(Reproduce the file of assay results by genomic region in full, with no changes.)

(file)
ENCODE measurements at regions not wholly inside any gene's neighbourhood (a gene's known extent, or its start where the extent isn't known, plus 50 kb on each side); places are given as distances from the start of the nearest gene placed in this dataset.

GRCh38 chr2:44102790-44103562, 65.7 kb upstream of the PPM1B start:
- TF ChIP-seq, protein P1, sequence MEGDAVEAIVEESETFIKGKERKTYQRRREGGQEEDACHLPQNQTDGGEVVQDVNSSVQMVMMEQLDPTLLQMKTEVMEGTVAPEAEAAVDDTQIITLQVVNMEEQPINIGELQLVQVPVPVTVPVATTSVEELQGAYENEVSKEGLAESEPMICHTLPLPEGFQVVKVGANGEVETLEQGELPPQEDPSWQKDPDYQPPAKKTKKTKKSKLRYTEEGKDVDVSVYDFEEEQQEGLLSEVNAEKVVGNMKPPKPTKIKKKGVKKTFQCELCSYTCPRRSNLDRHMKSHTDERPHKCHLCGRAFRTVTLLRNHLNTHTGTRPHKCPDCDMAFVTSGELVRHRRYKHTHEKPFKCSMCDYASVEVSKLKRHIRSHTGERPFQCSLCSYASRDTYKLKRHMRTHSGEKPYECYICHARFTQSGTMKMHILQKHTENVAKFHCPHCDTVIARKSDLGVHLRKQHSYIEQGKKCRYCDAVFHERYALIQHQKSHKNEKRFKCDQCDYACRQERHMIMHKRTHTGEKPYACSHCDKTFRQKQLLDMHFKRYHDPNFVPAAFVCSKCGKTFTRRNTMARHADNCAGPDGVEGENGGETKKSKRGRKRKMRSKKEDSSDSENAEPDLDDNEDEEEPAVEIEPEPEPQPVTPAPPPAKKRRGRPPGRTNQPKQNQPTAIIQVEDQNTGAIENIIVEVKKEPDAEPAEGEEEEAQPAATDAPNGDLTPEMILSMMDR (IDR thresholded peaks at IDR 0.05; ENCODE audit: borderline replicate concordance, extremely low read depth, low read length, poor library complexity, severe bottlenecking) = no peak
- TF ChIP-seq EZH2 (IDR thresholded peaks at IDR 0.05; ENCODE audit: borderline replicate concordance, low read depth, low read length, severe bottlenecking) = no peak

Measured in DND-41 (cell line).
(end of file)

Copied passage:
ENCODE measurements at regions not wholly inside any gene's neighbourhood (a gene's known extent, or its start where the extent isn't known, plus 50 kb on each side); places are given as distances from the start of the nearest gene placed in this dataset.

GRCh38 chr2:44102790-44103562, 65.7 kb upstream of the PPM1B start:
- TF ChIP-seq, protein P1, sequence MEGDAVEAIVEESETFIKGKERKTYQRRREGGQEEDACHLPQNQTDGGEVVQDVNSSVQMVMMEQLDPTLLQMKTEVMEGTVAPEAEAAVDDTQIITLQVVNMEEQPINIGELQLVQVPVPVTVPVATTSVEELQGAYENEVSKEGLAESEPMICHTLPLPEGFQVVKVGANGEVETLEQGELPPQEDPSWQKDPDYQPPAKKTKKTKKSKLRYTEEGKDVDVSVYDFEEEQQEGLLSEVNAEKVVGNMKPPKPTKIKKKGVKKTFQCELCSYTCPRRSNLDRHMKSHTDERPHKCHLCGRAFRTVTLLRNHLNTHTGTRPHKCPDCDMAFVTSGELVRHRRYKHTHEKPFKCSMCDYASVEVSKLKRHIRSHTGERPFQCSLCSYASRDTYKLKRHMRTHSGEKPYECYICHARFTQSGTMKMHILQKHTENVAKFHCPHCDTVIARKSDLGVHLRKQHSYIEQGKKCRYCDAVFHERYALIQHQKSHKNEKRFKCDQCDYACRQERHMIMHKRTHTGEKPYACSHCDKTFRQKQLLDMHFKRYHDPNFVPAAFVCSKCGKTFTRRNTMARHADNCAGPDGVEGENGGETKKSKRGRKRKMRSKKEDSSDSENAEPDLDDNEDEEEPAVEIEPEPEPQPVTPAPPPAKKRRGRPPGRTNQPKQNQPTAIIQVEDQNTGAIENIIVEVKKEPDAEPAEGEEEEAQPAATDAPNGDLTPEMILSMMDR (IDR thresholded peaks at IDR 0.05; ENCODE audit: borderline replicate concordance, extremely low read depth, low read length, poor library complexity, severe bottlenecking) = no peak
- TF ChIP-seq EZH2 (IDR thresholded peaks at IDR 0.05; ENCODE audit: borderline replicate concordance, low read depth, low read length, severe bottlenecking) = no peak

Measured in DND-41 (cell line).